Tomorrow sees not just Belfast Pride, but the first SlutWalk in Ireland. London, New York and Toronto have all had women take to the streets in a 21st century version of Take Back the Night.
But Belfast isn’t quite as liberal as those other cities. Even New Dehli’s SlutWalk is gaining more momentum than Belfast’s. For one, India’s parliament has the critical minority of one third women. Northern Ireland has around 18%. Women are not quite equals here, and the refusal to acknowledge this by Stormont is a real problem.
SlutWalk’s main objective is to point out that women are the victims of rape. But for such a Christian place, Northern Ireland expects women to be the virtuous virgin, and if she looks remotely provocative she needs to take responsibility for the actions of others. For some reason “she was asking for it” is often cited as an excuse. The idea of a girl going out in a tight dress and high heels, drinking too much is not a girl going out for fun, it is that she is looking for male attention. And should she get a bit more than she had first wanted, well it is her own fault.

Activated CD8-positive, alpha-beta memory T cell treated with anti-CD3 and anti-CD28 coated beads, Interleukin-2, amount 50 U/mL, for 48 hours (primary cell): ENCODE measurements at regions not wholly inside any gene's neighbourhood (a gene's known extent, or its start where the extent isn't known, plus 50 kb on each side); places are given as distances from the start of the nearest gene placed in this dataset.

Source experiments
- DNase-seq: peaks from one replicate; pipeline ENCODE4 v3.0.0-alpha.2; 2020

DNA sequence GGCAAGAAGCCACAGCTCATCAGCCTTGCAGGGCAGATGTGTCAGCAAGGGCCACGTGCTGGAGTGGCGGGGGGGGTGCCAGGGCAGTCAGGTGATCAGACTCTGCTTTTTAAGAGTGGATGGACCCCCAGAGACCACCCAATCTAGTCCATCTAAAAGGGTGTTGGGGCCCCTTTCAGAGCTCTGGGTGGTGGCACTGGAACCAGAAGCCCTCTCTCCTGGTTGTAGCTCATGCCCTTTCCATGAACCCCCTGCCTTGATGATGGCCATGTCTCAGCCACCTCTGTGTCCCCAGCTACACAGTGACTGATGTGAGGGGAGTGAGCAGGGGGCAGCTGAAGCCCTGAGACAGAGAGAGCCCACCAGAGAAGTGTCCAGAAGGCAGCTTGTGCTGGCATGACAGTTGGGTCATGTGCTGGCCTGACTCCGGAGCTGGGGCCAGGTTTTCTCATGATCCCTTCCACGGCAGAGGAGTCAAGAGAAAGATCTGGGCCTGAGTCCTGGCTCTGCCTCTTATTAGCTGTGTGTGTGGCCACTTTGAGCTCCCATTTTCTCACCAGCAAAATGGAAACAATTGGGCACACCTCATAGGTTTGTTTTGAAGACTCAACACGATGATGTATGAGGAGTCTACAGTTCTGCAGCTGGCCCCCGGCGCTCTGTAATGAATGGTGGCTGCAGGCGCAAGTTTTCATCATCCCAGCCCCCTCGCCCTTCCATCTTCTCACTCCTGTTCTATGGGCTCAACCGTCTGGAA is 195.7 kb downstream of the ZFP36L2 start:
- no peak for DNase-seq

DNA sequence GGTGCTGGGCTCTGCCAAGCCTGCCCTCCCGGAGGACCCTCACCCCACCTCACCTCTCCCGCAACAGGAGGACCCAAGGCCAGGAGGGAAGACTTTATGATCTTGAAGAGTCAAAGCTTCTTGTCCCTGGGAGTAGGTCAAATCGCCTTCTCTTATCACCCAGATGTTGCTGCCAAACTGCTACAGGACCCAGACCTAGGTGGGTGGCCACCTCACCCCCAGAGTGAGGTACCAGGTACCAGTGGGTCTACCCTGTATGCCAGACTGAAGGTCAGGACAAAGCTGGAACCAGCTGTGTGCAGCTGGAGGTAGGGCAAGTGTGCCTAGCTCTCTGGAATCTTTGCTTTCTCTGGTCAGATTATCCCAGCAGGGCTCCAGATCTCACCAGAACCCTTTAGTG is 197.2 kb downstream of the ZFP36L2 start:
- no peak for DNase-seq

In 2010 Northern Ireland’s conviction rate for rape was one in fifteen. It isn’t that the support centres aren’t there for women, it is that they have one word against the other, and the man tends to get listened to much more often.
There’s been opposition to the idea of SlutWalk from women who dislike the word slut. The problem is that there is no male equivalent to it. Men are players or studs. Women are slags and sluts. In an attempt to be derogatory, the term “man-whore” can be used, but whore isn’t gender neutral. If a woman wants to call herself a slut, then she can, but just because she says that doesn’t mean you can.
Belfast is different for marches, which is why there is only a contingent of Pride. It would have been nice to have the SlutWalk recognised on its own, but as it is meant to be sunny tomorrow let’s just hope for a good crowd supporting gay rights and condemning sexual violence.